Right away, you see that the problem I am discussing is radically different from the Tragedy of the Commons problem.

In order to formulate my Democratic Bankruptcy Paradox, I use the discursive dilemma, a recently developed paradox regarding group agency. As I acknowledge in the post, I rely on Pettit, List and Dietrich for the formulation of the discursive dilemma. They apply the dilemma to legal theory, whereas I apply it to macro-economics and political theory.

What is the discursive theory? I defined it quite carefully in my original post, with three separate examples to make the point clear, so I will only give a brief explanation of it here: In any situation such that two propositions are incompatible—that is, ¬ (q)—a majority can believe that p is the case, another majority can believe that q is the case, with no one believing p ⋏ q, because such an outcome is impossible by definition—yet as a group (or as a democratic nation), the whole believes p ⋏ q, which is an incoherent outcome.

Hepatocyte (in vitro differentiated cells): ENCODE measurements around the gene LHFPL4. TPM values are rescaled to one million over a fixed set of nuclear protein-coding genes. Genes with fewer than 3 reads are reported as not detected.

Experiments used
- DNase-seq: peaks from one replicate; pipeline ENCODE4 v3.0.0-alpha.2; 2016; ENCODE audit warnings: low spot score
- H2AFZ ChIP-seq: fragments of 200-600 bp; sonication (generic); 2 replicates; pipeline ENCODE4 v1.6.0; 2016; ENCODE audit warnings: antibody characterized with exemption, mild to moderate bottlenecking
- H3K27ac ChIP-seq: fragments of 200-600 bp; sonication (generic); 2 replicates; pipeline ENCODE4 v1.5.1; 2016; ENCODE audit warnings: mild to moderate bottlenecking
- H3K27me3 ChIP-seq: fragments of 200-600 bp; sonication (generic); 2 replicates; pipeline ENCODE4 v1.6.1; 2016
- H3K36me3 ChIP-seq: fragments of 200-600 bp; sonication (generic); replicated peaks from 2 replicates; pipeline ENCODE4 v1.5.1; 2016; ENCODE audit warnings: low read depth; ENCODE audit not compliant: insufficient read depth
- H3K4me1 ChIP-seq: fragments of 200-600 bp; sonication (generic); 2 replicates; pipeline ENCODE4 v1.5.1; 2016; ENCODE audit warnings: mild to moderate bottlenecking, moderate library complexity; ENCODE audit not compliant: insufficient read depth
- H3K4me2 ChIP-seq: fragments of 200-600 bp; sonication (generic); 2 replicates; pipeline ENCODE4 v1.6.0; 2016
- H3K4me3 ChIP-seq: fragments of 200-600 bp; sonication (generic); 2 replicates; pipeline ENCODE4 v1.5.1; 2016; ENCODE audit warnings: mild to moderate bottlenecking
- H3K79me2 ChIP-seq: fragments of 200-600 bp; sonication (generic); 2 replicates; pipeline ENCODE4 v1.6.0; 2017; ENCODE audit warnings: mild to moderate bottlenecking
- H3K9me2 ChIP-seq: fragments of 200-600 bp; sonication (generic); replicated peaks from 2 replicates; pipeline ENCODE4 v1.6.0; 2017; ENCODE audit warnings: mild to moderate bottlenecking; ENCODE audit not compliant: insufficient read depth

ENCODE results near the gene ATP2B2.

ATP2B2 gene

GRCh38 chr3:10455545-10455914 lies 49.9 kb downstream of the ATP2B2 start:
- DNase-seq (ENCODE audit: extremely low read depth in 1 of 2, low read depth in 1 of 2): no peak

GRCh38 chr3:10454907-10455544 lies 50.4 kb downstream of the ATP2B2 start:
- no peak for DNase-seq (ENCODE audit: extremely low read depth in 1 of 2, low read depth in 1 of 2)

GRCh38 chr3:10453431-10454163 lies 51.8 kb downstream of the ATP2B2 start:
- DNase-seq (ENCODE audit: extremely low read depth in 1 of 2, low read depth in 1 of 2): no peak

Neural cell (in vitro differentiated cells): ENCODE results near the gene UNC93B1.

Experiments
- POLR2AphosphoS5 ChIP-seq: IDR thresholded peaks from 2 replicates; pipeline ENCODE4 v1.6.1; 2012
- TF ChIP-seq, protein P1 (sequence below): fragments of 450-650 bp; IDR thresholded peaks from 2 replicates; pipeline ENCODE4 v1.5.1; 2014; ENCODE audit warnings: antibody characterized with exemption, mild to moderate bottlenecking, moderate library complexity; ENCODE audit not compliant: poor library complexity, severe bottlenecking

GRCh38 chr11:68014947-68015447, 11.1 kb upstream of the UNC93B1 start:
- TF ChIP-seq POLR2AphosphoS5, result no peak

The discursive dilemma has absolutely nothing to do with the Tragedy of the Commons—the discursive dilemma is about group agency: The will of a group of people, and how it is not necessarily the same as the will of the individuals who make up the group—how indeed, the group agency can go directly counter to the agency of all of the individuals making up the group.

I take this paradox in group agency and use it to explain how a democracy always arrives at a fiscal incoherence, which is solved necessarily resolved by compromise. I then explain that, when the cost of resolving the fiscal incoherence is greater than the cost of sovereign debt, the democracy will take on debt. This will accelerate and spiral into a debt trap—regardless of the will of the individuals of the democracy, none of whom might want sovereign debt—until eventual, the democracy goes bankrupt.

So it’s quite obvious that my Democratic Bankruptcy Paradox theory has absolutely nothing to do with the Tragedy of the Commons problem.

But these wankers at EPJ? They’re counting on people’s lack of knowledge so that they can smear my argument, and use weasel words to make it seem that I stole my argument, and that my insight is no insight at all.

These people at EconomicPolicyJournal are liars, who smear me so that they can get some traffic.

I would have respected them if they’d engaged with what I actually wrote—even if it was just to disagree. But lying? Lying to get a boost in their site’s traffic?